Reduce the complexity of an algorithm and promote modularity

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Just about every developer has found himself in a situation where they had a complicated algorithm in a single, virtually unreadable method, that was entangled together with other methods in a class. For example, say you have a general-purpose class for solving equations:

The above equation solver is hard-coded, meaning that to substitute a different solver, you would have to manually replace each instance. Let’s start by taking it out into a separate class. To do this, we use an in-place refactoring (Ctrl+Shift+R) and choose the Move to Another Type option:

Then, we need to specify the class to move the method to. In order to separate concerns better, we pick a separate class called QuadraticEquationSolver for this:

Now that the method has been moved, let’s try taking the discriminant out to a separate calculation. This is easy – we simply highlight the discriminant calculation, invoke an in-place refactoring and choose Extract Method:

Now, all we need to do is to give the new method a name:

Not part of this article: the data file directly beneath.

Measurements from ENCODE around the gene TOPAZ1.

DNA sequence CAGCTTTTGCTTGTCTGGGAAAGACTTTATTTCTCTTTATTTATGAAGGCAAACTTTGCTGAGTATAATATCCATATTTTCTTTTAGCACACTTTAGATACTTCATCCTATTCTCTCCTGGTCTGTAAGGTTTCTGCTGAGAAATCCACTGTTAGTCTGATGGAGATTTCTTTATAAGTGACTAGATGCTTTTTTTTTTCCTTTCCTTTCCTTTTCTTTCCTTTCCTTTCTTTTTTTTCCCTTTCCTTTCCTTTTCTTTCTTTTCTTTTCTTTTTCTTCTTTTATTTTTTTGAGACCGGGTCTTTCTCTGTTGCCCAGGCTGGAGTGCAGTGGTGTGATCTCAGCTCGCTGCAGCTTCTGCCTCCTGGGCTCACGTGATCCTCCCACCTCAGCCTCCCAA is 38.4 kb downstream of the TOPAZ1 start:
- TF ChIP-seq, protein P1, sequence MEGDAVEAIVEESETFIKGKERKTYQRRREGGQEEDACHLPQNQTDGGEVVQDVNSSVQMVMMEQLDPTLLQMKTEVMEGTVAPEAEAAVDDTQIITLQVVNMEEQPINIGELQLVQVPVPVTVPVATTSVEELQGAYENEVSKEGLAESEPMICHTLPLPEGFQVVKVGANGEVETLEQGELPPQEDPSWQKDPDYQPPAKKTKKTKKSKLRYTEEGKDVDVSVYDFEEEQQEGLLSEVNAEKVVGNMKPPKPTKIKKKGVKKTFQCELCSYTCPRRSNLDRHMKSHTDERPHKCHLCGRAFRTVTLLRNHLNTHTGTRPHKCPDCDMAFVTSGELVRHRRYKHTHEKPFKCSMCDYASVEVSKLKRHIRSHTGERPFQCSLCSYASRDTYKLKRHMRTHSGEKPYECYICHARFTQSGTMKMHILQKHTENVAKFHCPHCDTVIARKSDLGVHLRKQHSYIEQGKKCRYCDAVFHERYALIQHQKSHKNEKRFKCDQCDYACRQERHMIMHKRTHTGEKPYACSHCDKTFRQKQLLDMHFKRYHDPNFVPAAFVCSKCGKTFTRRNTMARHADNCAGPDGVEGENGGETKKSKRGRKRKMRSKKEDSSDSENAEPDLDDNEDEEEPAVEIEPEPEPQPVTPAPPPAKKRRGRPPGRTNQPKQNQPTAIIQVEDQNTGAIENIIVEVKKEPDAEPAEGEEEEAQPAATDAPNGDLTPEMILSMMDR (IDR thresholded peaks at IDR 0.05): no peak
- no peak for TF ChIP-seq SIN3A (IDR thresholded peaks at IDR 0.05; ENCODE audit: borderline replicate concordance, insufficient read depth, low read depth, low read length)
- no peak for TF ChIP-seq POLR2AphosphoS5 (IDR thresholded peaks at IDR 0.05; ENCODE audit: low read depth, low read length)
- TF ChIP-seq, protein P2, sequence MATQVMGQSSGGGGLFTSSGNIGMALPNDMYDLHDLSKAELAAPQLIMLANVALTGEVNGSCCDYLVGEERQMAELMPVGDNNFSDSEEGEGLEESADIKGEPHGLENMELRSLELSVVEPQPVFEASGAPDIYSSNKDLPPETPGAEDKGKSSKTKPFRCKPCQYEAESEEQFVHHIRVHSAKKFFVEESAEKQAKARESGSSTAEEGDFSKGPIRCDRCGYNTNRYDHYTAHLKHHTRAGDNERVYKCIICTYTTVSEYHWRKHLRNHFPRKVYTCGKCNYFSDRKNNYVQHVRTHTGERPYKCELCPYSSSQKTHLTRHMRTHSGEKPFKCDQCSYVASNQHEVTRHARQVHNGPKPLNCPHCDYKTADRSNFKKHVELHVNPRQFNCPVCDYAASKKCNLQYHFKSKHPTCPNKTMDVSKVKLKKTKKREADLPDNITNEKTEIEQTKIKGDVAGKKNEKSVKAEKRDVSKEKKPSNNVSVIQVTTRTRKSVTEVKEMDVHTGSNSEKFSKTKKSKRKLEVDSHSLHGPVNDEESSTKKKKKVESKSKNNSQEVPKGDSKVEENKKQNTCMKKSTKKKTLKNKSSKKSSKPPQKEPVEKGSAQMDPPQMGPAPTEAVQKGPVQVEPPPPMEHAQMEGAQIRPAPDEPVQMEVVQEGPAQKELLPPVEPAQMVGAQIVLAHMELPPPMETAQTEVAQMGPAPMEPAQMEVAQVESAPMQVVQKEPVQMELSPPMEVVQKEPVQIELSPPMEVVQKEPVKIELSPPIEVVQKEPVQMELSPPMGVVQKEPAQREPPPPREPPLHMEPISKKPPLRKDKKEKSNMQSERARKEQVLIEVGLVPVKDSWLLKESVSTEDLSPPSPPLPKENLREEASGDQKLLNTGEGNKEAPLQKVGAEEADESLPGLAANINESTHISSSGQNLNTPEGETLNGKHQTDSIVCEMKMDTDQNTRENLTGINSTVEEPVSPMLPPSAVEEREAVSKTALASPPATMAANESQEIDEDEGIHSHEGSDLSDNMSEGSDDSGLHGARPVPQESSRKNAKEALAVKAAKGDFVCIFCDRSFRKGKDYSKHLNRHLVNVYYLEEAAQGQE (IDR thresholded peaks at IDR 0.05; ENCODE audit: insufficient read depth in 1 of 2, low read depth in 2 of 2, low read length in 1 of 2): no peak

And it’s done:

You’ll notice that parameter ordering is different. To get it in the ‘canonical’ order (a, then b, then c), we invoke a Change Signature refactoring:

And, after applying it, the method parameters are in the right place:

Now, let’s suppose that, after a while, we find a safer solver for quadratic equations. To factor it into the program, we’ll first need to create an abstract base class QuadraticEquationSolverBase. Once again, we use an in-place refactoring, choosing the Extract Superclass option:

In the dialog that shows up, we get to pick which members will be promoted upwards. We only want the CalculateDiscriminant method:

We add an abstract definition of the Calculate() method (previously called Quadratic()) and end up with the following base class:

We also got rid of the static keyword anywhere with the assumption that the implementations of QuadraticEquationSolverBase will be handled by a lifetime manager within our code. Consequently, ReSharper reminds us to add the override keyword in our QuadraticEquationSolver class:

Now, let’s say we found a safer version of the quadratic equation solver. Let’s implement it. First, we use the Create derived type context action on our base class:

Then, we are asked to implement members on this type, which we do:

Finally, we provide an implementation, making use of the base class’ CalculateDiscriminant() method:

And we’re done! Now the quadratic equation solver can be easily used, with its configuration and instantiation typically handled by an IoC container.

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